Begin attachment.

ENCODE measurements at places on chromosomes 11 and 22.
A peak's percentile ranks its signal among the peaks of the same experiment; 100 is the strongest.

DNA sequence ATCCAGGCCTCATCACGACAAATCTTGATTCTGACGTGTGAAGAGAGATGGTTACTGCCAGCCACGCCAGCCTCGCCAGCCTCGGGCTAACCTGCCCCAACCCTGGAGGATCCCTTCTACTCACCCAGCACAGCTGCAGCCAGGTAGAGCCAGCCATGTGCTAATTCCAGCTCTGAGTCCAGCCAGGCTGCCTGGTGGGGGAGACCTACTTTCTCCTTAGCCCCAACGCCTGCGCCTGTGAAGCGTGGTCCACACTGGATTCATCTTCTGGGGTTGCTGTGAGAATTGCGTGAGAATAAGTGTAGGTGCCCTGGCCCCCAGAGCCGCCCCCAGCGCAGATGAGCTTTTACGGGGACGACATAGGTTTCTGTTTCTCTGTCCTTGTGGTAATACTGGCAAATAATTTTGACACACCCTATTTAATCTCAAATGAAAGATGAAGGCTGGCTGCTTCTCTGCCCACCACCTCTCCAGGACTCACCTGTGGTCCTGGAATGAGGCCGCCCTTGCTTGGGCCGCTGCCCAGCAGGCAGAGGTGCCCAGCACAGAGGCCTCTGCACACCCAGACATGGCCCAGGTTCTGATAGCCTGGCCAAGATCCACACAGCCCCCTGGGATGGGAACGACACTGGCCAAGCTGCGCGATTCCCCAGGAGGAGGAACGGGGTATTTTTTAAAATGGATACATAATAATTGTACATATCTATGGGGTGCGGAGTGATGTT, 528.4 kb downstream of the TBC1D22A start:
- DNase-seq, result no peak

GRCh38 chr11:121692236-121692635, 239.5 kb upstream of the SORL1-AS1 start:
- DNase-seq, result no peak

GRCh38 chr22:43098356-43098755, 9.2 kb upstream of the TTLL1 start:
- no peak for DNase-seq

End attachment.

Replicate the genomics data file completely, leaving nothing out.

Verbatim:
ENCODE measurements at places on chromosomes 11 and 22.
A peak's percentile ranks its signal among the peaks of the same experiment; 100 is the strongest.

DNA sequence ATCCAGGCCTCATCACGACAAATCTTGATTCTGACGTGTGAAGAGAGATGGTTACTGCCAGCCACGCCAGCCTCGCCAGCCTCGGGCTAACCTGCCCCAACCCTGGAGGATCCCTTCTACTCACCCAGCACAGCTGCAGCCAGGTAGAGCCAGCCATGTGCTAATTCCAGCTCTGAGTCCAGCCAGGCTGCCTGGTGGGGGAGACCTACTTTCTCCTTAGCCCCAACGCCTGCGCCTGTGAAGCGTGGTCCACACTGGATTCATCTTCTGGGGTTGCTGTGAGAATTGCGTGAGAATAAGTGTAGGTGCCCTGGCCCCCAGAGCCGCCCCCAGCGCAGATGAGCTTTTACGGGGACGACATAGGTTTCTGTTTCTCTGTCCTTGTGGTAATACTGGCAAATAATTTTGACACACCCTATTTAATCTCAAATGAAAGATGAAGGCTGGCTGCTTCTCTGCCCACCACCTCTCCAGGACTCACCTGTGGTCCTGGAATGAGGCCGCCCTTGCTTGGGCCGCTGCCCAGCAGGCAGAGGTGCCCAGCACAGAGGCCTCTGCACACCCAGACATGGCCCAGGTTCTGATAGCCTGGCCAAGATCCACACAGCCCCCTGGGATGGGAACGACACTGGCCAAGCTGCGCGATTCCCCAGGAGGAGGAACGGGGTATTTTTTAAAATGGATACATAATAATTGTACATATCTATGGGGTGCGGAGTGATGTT, 528.4 kb downstream of the TBC1D22A start:
- DNase-seq, result no peak

GRCh38 chr11:121692236-121692635, 239.5 kb upstream of the SORL1-AS1 start:
- DNase-seq, result no peak

GRCh38 chr22:43098356-43098755, 9.2 kb upstream of the TTLL1 start:
- no peak for DNase-seq